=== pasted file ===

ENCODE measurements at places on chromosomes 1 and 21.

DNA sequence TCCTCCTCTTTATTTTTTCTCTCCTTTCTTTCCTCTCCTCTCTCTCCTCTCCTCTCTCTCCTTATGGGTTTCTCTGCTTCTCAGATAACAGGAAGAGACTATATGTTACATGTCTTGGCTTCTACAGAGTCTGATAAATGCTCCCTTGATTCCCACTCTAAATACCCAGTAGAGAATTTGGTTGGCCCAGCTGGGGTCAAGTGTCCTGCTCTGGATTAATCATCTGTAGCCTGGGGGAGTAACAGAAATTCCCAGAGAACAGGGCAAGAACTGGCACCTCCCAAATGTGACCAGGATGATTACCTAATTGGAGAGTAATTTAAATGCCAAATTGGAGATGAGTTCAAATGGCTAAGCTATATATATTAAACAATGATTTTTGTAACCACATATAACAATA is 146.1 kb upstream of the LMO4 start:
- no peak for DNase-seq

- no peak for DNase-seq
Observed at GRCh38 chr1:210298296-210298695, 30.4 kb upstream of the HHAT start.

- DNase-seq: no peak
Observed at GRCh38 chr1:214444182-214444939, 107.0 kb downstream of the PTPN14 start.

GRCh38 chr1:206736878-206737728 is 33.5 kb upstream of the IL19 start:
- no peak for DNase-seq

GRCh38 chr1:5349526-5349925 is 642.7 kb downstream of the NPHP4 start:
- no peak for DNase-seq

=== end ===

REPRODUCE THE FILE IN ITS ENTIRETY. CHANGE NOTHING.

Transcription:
ENCODE measurements at places on chromosomes 1 and 21.

DNA sequence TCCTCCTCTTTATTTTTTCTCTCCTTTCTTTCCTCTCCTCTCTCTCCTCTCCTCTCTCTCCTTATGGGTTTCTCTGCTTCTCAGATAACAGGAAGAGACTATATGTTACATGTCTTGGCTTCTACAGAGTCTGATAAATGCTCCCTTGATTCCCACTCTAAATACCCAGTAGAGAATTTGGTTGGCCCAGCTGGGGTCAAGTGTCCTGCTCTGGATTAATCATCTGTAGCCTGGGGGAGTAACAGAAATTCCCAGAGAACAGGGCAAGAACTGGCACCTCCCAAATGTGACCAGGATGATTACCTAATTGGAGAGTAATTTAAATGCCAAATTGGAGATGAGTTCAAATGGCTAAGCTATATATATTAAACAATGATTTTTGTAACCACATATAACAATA is 146.1 kb upstream of the LMO4 start:
- no peak for DNase-seq

- no peak for DNase-seq
Observed at GRCh38 chr1:210298296-210298695, 30.4 kb upstream of the HHAT start.

- DNase-seq: no peak
Observed at GRCh38 chr1:214444182-214444939, 107.0 kb downstream of the PTPN14 start.

GRCh38 chr1:206736878-206737728 is 33.5 kb upstream of the IL19 start:
- no peak for DNase-seq

GRCh38 chr1:5349526-5349925 is 642.7 kb downstream of the NPHP4 start:
- no peak for DNase-seq